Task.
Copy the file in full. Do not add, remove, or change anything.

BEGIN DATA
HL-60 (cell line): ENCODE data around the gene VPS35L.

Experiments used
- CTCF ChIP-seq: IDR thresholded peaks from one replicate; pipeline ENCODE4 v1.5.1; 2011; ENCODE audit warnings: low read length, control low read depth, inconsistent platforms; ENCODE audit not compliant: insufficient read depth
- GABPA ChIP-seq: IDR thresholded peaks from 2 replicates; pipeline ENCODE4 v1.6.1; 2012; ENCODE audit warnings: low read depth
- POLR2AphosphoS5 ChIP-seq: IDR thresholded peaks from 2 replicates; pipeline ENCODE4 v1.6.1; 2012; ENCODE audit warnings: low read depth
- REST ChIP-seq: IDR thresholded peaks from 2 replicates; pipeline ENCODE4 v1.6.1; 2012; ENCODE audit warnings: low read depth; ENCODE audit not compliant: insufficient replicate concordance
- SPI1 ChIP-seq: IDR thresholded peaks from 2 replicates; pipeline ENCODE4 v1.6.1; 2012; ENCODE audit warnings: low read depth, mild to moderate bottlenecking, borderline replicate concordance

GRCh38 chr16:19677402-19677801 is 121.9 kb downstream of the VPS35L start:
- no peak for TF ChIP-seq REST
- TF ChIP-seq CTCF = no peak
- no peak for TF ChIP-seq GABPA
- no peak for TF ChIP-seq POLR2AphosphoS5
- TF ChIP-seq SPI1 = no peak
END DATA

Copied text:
HL-60 (cell line): ENCODE data around the gene VPS35L.

Experiments used
- CTCF ChIP-seq: IDR thresholded peaks from one replicate; pipeline ENCODE4 v1.5.1; 2011; ENCODE audit warnings: low read length, control low read depth, inconsistent platforms; ENCODE audit not compliant: insufficient read depth
- GABPA ChIP-seq: IDR thresholded peaks from 2 replicates; pipeline ENCODE4 v1.6.1; 2012; ENCODE audit warnings: low read depth
- POLR2AphosphoS5 ChIP-seq: IDR thresholded peaks from 2 replicates; pipeline ENCODE4 v1.6.1; 2012; ENCODE audit warnings: low read depth
- REST ChIP-seq: IDR thresholded peaks from 2 replicates; pipeline ENCODE4 v1.6.1; 2012; ENCODE audit warnings: low read depth; ENCODE audit not compliant: insufficient replicate concordance
- SPI1 ChIP-seq: IDR thresholded peaks from 2 replicates; pipeline ENCODE4 v1.6.1; 2012; ENCODE audit warnings: low read depth, mild to moderate bottlenecking, borderline replicate concordance

GRCh38 chr16:19677402-19677801 is 121.9 kb downstream of the VPS35L start:
- no peak for TF ChIP-seq REST
- TF ChIP-seq CTCF = no peak
- no peak for TF ChIP-seq GABPA
- no peak for TF ChIP-seq POLR2AphosphoS5
- TF ChIP-seq SPI1 = no peak